Tuesday, August 28, 2018

Recess Workshop

Recess "workshops" are one of the many new things I'm trying out this year. I wish something like this had come my way before year 25. It's kind of brilliant.

This summer I read Purposeful Play by Kristine Mraz, Alison Porcelli, and Cheryl Tyler. They recommend setting aside time for an additional period of recess where the teacher teaches a mini-lesson, the kids go play with that lesson's focus in mind while the teacher monitors, and then the class shares afterwards. 

I'm using the book's ideas a guide... 

On day one we learned that we all have feelings that make our faces and bodies look certain ways. This chart comes directly from the book. 

On day two we learned that faces and bodies tell us how other people are feeling. We use that information to help us act differently. Again, I borrowed (and slightly modified) the chart below from the book. We sorted pictures and talked about how a person's face and body show us if that person is fine with how we're playing or if we need to stop.

There's more to come, but I wanted to share the beginnings of what we've been up to. I know it will take a lot of repetition, practice, role playing, etc. but I do believe this kind of intentional teaching will help kids not only on the playground but in life. I'm excited to see where this goes.

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Sunday, August 26, 2018

The First 20 Minutes

Mrs. Barker sends me the best kids in the whole school.

I loved you before you even showed up.

I'm surrounded by greatness.

Within the first 20 minutes of the first day of school my students have heard me say these significant words about them. I hope these words set the tone for the classroom I have visions about long before I've met the little people are on my roster. Calling out the greatness in the room before I've even seen the hand I'm dealt is an intentional move. 

They are words I'll repeat often, not only during the first few days of school, but right up until the very end. But in order to help my new friends remember these momentous words even on day one, I say each important statement with an intentionally chosen object in hand. I actually pull them out of a bag, because bags make everything more exciting in first grade.

 Mrs. Barker sends me the best kids in the whole school.

 I loved you before you even showed up.

 I'm surrounded by greatness.

By the end of the first day of school, my young friends can recite the meaning of each object. (I like to imagine the possible conversations at home that night. Guess what Miss McMorrow told us today?) The ease with which my students can remember my words reminds me to thoughtfully consider strategies for making my teaching stick, and an intentionally chosen object can certainly do the hard work for me. 

Words are powerful, and it's never too early in the year to say what matters most. Every teacher has a surplus of things that could be said during the first 20 minutes of school. Why not choose the most important ones first? 

To sum up, intentionally choose your message and purposefully make your words hard to forget. I'm not sure there's any better way to start the year.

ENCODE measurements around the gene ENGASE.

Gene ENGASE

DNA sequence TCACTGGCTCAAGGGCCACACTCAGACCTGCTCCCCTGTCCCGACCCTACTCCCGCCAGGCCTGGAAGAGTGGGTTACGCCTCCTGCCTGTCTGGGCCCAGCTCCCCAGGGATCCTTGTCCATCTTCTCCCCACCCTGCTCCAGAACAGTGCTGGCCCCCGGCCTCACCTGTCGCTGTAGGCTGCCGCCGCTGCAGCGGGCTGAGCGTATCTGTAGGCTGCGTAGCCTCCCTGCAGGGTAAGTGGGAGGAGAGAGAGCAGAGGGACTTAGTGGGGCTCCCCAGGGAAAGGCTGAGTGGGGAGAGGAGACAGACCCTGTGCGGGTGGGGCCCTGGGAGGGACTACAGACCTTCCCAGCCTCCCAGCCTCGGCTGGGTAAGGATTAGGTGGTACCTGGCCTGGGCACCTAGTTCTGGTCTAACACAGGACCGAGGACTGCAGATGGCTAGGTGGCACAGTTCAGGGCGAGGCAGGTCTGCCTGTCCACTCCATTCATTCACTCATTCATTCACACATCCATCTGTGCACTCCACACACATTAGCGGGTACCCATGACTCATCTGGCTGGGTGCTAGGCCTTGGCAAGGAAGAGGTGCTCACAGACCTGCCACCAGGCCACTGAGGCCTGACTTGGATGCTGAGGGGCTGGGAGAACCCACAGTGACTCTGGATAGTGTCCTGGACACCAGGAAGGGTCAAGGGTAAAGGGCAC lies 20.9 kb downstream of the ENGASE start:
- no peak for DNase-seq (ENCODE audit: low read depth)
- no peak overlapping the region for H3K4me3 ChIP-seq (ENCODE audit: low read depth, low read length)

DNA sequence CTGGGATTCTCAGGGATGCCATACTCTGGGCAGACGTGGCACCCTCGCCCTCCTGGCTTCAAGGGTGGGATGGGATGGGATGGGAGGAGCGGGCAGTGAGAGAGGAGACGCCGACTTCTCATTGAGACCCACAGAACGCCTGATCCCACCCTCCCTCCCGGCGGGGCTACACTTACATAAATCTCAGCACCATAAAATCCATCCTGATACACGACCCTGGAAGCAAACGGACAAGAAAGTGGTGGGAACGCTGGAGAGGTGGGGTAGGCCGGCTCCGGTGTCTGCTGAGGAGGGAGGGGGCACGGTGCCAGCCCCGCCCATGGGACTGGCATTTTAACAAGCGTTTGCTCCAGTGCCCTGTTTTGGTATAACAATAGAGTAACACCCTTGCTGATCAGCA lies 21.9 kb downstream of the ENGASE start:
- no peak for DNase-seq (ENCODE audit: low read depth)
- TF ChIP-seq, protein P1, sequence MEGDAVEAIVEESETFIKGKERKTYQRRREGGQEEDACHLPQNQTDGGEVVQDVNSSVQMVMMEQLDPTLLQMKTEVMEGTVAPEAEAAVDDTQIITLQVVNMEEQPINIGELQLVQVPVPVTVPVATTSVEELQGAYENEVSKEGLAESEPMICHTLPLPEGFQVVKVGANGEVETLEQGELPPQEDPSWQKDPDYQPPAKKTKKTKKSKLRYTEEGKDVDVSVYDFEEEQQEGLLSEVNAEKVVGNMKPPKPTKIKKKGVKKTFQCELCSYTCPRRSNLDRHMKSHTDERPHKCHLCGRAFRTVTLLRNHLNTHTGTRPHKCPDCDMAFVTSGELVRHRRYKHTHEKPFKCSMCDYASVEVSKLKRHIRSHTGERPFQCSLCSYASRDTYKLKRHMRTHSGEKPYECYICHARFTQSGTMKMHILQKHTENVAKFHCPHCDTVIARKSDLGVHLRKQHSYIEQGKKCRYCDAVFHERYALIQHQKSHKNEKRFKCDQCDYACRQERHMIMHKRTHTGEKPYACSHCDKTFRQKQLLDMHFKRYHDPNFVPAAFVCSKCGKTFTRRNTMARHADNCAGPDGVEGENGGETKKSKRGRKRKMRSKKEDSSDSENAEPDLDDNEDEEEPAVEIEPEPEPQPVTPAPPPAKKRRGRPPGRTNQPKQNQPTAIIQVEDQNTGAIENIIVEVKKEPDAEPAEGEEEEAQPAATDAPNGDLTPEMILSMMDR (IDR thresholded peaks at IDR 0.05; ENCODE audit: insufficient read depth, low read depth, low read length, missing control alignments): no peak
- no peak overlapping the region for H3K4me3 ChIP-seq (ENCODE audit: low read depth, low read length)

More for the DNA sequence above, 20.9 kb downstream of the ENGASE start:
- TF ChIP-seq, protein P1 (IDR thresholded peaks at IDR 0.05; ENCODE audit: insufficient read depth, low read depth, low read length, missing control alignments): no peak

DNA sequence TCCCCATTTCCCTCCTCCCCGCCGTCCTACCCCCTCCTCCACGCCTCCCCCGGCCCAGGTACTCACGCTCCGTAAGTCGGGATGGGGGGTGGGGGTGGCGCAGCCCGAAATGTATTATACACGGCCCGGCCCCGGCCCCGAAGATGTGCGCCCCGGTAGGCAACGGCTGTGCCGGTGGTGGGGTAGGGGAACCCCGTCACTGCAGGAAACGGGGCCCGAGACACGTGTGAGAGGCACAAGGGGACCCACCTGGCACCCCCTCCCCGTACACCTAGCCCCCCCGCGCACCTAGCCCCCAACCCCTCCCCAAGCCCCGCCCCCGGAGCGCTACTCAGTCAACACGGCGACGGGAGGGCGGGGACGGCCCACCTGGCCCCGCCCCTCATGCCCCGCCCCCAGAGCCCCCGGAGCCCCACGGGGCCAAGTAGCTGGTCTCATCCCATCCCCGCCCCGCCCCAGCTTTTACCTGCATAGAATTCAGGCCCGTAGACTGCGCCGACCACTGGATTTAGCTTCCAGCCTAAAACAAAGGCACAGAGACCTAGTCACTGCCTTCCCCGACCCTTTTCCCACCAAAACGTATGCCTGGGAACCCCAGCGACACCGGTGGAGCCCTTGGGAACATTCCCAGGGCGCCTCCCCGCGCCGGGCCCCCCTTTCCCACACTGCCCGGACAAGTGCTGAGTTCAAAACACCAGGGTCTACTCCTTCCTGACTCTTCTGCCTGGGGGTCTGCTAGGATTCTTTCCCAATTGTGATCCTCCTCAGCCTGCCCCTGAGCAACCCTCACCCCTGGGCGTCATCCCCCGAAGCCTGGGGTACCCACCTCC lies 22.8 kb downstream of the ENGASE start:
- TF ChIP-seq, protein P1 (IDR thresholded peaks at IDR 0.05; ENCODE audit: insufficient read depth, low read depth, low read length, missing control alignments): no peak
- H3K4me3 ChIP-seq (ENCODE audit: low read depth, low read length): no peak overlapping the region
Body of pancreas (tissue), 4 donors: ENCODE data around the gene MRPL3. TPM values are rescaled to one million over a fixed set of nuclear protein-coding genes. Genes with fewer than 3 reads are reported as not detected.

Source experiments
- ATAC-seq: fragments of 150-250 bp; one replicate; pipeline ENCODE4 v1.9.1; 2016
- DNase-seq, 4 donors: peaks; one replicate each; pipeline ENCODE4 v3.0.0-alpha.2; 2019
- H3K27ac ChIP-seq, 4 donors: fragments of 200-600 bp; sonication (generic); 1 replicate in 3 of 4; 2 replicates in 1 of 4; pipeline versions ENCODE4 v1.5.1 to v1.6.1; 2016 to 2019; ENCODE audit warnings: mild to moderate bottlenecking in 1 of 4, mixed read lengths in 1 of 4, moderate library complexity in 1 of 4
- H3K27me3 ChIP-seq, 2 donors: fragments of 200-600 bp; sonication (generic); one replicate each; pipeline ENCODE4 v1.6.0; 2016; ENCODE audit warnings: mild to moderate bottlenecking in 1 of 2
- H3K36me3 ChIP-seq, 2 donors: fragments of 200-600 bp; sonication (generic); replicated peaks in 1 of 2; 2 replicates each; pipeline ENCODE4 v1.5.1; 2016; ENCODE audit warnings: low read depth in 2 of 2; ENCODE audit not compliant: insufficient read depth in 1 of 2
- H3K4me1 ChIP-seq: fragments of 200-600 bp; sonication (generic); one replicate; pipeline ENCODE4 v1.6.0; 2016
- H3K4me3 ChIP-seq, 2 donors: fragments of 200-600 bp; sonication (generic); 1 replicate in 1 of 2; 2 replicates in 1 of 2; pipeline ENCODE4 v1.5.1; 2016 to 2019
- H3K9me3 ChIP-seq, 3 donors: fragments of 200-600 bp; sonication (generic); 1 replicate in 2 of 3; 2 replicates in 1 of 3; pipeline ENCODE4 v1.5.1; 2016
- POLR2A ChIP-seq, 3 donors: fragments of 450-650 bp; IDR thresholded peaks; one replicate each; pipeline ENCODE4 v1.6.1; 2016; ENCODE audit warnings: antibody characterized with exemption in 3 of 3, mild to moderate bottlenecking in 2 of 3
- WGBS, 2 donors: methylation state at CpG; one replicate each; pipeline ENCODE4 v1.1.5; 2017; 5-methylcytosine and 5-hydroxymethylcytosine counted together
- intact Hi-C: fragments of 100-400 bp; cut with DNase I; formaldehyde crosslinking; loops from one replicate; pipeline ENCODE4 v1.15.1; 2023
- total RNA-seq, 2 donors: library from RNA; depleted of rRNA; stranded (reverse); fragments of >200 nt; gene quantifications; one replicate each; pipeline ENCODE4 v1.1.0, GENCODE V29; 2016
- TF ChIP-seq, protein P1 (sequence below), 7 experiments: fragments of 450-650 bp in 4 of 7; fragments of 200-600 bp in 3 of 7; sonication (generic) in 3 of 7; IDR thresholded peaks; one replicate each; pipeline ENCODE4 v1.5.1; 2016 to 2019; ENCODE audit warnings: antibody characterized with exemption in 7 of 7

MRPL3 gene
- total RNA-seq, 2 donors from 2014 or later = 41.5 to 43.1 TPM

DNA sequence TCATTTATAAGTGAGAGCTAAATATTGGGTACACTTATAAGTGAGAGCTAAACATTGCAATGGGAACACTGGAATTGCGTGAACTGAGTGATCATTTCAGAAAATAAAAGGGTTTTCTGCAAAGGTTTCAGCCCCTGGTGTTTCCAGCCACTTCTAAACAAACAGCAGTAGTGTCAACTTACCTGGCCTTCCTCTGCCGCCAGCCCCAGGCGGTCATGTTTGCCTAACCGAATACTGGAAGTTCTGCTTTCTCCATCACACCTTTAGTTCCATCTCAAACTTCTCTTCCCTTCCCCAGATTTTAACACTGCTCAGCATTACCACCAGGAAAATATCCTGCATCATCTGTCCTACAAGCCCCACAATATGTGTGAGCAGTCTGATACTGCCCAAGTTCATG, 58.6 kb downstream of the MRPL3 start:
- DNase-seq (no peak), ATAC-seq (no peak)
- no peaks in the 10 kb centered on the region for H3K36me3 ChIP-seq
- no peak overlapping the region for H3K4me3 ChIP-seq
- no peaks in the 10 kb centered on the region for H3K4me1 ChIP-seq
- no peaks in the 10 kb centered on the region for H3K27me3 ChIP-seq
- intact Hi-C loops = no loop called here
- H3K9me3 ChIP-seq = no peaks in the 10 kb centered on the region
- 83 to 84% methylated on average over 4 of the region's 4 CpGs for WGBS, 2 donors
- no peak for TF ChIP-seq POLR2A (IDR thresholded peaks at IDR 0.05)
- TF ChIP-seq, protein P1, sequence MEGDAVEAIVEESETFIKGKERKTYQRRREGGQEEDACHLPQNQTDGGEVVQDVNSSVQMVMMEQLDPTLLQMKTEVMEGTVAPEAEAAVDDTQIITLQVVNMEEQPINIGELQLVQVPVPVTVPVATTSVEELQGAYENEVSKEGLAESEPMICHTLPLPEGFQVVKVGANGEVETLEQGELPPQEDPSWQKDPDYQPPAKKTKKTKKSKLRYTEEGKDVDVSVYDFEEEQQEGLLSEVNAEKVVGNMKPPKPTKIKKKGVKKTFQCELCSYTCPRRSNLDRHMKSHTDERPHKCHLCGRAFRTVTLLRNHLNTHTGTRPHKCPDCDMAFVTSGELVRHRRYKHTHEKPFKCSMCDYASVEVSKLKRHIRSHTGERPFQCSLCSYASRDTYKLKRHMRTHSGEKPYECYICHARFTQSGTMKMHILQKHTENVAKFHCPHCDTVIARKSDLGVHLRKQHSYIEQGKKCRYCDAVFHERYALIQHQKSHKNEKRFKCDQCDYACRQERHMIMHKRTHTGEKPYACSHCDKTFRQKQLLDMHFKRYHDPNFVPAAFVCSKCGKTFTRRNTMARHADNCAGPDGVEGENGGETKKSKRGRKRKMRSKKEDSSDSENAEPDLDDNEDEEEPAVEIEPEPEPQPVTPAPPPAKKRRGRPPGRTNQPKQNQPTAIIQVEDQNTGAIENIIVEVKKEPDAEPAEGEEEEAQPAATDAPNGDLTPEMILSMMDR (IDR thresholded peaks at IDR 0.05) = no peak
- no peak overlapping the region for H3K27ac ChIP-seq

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Saturday, August 25, 2018

Character Speaks Podcast

My teacher world sure grew when I started this blog. Even though I've never met a single one of them, I find it pretty cool that I have blogging teacher buddies from all over the country. Barbara Gruener from The Corner on Character is one of those friends. When I reminisce about how amazing it would be to have a counselor at my school, I think of Barbara. She's definitely the standard. 

She recently started a podcast called Character Speaks, and she and I spent 30 minutes chatting about some of the ways I teach to the heart, not just the head in my classroom. I'd be honored if you listened in. I know Barbara would as well.


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Saturday, August 18, 2018

Saturday Sayings: In the Margin

School starts in exactly six days, which reflects why I've spent the last week furiously creating a comfortable and welcoming space for 23 new first graders. With that huge task crossed off my list, this morning I found myself ready to ponder lesson plans. As I opened up last year's plans to the first week of school, I was greeted with a list typed in the margin: "Things I Say." Reading through my list left me feeling not only inspired, but greatly satisfied.

I believe effective teachers are well planned. They don't show up on day one or 100 unprepared. They plan spaces, materials, activities, and lessons - all essential tools for a powerful learning environment. But what about words? I'm convinced effective teachers are intentional and strategic planners of words, which I will argue are just as important as all the other areas we plan for.

Words wield a powerful influence, and it's obvious from Facebook, Twitter, and Instagram that they're on the minds of teachers everywhere as they prepare themselves for a new and fresh opportunity to literally transform the lives of students. I might suggest that we find ways to document those words and hold ourselves accountable for saying them...repeatedly. 

With satisfaction, I added "Things I Say" to the margin of this year's first week of plans. I even added a few new things I intend to speak into the atmosphere. I'm bound and determined that my words will make a difference.

What's in your margin? 

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